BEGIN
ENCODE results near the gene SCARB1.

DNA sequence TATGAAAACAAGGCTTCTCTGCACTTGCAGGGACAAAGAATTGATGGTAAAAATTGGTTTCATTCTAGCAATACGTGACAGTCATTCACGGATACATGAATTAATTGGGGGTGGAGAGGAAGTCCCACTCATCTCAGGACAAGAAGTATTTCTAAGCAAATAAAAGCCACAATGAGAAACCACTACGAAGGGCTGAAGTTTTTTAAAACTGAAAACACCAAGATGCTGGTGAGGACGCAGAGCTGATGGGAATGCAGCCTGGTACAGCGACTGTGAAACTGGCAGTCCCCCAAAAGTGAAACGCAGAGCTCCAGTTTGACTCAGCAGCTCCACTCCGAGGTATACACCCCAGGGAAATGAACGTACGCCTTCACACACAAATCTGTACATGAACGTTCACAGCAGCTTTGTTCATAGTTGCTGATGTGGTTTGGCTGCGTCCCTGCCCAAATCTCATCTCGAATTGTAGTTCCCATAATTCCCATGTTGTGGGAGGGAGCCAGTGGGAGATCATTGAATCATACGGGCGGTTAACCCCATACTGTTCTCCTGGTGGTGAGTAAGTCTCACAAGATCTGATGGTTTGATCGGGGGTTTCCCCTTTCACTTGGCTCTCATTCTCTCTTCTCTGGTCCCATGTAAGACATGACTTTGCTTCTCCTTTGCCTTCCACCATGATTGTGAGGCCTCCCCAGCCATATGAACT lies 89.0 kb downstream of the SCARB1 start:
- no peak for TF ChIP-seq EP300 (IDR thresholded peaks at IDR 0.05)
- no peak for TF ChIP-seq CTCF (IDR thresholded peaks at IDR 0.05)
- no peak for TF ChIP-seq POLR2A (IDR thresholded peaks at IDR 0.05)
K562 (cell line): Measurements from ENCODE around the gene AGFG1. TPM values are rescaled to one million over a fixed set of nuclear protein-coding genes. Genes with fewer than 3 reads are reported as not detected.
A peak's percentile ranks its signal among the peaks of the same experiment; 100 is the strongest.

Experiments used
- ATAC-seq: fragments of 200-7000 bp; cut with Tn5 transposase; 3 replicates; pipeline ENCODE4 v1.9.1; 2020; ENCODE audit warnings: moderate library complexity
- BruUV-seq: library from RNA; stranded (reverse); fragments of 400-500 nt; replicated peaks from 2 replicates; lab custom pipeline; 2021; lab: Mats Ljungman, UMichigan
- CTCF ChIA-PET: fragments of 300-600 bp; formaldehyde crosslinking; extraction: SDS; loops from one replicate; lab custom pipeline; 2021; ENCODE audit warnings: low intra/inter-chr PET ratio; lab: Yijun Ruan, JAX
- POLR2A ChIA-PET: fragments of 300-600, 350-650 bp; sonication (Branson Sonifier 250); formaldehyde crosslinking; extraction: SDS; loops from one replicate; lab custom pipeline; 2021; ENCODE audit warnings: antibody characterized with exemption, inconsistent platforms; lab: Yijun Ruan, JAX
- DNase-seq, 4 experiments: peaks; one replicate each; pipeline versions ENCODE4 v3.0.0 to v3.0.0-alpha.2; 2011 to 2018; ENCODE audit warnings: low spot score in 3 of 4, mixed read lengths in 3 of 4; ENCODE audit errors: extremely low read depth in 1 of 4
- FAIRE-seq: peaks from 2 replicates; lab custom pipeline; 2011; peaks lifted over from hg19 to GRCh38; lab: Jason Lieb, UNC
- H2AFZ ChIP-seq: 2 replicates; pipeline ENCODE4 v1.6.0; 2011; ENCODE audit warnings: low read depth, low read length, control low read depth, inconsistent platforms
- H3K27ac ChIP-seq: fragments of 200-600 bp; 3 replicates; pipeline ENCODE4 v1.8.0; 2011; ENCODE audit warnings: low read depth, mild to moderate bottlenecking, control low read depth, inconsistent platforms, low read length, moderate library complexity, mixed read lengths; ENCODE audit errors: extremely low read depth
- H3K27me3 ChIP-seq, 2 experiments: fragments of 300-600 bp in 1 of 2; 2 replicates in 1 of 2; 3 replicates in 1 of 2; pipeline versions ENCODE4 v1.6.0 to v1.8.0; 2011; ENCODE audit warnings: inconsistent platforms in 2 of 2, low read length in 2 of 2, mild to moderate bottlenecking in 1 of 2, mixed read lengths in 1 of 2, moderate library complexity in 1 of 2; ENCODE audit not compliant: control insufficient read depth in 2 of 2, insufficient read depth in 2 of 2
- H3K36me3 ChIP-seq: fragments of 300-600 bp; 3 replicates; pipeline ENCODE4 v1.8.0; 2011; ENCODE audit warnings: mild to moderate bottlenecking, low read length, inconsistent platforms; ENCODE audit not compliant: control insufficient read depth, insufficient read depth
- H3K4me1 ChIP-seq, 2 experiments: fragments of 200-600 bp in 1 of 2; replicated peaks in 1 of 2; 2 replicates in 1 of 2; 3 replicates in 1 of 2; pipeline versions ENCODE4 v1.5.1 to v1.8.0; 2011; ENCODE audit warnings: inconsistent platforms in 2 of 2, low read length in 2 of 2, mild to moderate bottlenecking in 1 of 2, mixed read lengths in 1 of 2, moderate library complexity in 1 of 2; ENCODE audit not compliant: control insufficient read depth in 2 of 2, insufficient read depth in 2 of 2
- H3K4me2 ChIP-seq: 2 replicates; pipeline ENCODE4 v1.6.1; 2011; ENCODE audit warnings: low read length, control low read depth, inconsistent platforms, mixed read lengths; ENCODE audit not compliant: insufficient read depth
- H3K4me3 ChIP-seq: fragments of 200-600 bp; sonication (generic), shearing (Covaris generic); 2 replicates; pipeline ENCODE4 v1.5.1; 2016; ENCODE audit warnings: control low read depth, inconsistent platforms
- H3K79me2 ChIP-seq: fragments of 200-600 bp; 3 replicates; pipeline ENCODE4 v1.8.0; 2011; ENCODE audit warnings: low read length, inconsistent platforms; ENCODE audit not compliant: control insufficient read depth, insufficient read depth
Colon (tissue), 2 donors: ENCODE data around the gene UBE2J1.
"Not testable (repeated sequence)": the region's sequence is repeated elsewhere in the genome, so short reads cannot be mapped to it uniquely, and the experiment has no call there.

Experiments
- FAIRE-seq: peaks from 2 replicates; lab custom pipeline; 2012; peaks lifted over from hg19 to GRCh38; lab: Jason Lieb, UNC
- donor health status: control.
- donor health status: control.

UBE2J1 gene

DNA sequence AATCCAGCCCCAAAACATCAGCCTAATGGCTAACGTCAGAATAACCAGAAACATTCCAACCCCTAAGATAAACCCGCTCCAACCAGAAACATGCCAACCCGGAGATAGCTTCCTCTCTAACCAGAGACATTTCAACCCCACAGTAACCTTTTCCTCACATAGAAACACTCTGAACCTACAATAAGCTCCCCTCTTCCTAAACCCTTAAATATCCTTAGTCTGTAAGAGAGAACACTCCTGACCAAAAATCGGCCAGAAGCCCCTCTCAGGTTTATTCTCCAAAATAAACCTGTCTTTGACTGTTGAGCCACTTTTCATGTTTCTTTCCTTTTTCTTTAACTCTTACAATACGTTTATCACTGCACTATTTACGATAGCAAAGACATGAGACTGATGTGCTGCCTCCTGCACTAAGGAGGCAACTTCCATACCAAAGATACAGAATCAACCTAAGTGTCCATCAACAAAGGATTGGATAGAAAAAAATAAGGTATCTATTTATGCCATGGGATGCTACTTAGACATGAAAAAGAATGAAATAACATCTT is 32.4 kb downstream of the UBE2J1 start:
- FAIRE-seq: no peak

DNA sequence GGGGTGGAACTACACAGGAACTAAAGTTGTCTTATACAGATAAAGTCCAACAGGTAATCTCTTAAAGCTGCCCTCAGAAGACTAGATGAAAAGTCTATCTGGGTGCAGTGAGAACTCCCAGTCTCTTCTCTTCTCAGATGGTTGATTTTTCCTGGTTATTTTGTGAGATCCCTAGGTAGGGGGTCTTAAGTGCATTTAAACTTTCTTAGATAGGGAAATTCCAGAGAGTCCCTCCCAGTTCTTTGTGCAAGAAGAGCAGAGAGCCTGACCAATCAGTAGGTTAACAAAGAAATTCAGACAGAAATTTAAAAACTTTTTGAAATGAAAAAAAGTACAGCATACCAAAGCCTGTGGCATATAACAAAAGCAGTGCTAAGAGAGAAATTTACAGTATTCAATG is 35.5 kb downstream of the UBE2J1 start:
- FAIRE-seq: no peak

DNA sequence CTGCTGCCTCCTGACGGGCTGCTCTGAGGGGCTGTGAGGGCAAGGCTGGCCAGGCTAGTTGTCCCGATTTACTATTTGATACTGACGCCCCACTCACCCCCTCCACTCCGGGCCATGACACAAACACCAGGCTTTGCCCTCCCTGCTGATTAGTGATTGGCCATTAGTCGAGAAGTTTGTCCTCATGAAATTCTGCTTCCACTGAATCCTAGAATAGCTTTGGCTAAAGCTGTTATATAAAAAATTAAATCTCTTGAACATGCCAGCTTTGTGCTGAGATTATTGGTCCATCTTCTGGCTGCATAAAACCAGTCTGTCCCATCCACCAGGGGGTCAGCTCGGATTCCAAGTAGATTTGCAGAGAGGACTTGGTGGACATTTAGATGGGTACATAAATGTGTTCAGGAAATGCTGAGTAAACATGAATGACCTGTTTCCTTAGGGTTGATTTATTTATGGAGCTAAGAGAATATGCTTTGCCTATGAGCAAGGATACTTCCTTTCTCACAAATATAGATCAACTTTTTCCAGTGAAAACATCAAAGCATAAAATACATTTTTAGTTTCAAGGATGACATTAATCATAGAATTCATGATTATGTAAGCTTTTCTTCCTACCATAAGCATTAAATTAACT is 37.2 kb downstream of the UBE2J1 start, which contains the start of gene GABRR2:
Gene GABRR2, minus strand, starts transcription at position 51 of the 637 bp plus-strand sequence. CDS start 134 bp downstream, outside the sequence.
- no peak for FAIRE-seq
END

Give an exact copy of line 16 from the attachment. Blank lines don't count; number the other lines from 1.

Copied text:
- H3K27ac ChIP-seq: fragments of 200-600 bp; 3 replicates; pipeline ENCODE4 v1.8.0; 2011; ENCODE audit warnings: low read depth, mild to moderate bottlenecking, control low read depth, inconsistent platforms, low read length, moderate library complexity, mixed read lengths; ENCODE audit errors: extremely low read depth